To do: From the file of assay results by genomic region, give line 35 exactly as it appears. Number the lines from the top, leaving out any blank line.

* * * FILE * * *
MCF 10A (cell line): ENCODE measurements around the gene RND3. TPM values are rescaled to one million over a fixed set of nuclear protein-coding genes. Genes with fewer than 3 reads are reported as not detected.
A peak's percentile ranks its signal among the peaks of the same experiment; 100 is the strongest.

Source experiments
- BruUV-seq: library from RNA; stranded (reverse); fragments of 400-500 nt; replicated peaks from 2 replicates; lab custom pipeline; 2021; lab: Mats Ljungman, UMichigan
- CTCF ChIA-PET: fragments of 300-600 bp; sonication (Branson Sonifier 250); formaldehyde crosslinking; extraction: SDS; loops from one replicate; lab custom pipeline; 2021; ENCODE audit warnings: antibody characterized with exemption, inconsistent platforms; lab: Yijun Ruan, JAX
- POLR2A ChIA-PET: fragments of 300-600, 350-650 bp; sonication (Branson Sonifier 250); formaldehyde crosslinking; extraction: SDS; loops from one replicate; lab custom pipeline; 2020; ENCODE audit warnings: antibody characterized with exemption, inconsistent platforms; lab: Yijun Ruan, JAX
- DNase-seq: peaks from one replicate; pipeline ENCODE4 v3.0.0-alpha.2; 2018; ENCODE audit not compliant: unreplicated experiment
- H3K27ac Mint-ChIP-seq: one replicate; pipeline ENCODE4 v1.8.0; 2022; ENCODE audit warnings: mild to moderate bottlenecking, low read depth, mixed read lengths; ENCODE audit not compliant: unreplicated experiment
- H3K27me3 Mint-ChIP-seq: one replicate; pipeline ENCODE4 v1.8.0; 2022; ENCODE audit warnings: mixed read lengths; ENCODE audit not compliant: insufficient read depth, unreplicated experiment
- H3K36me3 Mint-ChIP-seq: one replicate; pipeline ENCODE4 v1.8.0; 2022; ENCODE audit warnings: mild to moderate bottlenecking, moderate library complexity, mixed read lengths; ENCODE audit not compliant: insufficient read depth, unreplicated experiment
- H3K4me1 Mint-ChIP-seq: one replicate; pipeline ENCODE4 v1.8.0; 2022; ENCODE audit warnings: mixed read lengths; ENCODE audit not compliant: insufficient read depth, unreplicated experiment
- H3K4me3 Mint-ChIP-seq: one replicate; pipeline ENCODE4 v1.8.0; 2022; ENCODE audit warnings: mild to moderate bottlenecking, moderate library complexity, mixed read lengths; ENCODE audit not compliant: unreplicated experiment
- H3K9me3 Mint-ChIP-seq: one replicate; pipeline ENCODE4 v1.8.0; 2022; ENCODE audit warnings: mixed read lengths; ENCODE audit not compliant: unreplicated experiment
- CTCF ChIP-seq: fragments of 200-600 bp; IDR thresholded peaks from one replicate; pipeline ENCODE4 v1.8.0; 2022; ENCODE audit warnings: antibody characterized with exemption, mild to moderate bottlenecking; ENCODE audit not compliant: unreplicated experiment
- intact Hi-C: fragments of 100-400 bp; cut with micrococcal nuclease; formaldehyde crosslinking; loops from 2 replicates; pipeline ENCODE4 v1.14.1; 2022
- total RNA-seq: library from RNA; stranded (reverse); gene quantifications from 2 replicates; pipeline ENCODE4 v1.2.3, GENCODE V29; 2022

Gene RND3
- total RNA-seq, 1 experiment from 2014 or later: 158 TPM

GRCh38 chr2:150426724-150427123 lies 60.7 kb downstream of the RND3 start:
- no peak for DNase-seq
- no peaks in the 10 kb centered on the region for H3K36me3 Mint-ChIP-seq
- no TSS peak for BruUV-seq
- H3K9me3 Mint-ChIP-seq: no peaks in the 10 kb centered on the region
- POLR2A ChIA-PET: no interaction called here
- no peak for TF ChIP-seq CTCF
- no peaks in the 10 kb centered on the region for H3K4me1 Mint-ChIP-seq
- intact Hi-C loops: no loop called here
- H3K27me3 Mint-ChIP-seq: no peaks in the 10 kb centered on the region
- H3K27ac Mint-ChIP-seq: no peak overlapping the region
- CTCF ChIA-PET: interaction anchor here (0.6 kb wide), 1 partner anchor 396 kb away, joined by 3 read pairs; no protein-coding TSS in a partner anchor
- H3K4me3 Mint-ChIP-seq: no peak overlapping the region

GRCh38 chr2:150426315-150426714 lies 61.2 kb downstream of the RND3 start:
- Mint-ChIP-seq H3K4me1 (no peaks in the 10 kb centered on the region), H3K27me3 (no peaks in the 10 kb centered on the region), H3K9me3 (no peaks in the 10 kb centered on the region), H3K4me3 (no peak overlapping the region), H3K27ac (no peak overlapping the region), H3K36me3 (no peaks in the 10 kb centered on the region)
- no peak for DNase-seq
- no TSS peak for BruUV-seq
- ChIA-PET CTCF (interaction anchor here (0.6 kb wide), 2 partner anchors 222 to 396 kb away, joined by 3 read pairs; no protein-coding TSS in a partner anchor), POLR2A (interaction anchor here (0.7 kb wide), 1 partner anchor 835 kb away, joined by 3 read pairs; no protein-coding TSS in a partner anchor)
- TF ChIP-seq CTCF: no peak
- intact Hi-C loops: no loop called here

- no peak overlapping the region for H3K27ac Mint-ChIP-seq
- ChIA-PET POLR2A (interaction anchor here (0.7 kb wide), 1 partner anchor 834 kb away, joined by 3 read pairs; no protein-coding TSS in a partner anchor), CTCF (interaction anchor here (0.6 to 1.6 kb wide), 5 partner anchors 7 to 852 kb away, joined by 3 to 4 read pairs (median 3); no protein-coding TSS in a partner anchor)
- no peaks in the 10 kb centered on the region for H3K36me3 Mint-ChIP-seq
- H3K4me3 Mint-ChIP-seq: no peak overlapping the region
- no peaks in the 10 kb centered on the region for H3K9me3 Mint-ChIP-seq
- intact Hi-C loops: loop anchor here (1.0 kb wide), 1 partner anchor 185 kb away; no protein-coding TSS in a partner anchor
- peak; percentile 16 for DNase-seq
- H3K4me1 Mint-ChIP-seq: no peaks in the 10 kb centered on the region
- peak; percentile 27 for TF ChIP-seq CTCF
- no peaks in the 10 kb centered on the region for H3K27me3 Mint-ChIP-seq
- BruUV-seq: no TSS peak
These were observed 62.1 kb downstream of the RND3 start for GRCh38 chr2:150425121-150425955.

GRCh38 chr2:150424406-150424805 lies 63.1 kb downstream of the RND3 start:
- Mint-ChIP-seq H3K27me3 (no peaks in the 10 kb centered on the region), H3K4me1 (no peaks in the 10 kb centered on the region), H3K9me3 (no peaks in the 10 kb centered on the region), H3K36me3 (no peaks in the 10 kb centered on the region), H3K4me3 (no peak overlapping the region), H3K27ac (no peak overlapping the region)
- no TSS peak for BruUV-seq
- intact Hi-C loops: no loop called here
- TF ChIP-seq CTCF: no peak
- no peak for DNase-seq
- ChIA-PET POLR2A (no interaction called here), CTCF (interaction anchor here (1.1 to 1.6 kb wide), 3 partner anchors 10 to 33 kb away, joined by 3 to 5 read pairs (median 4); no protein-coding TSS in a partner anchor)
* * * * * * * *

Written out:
- no TSS peak for BruUV-seq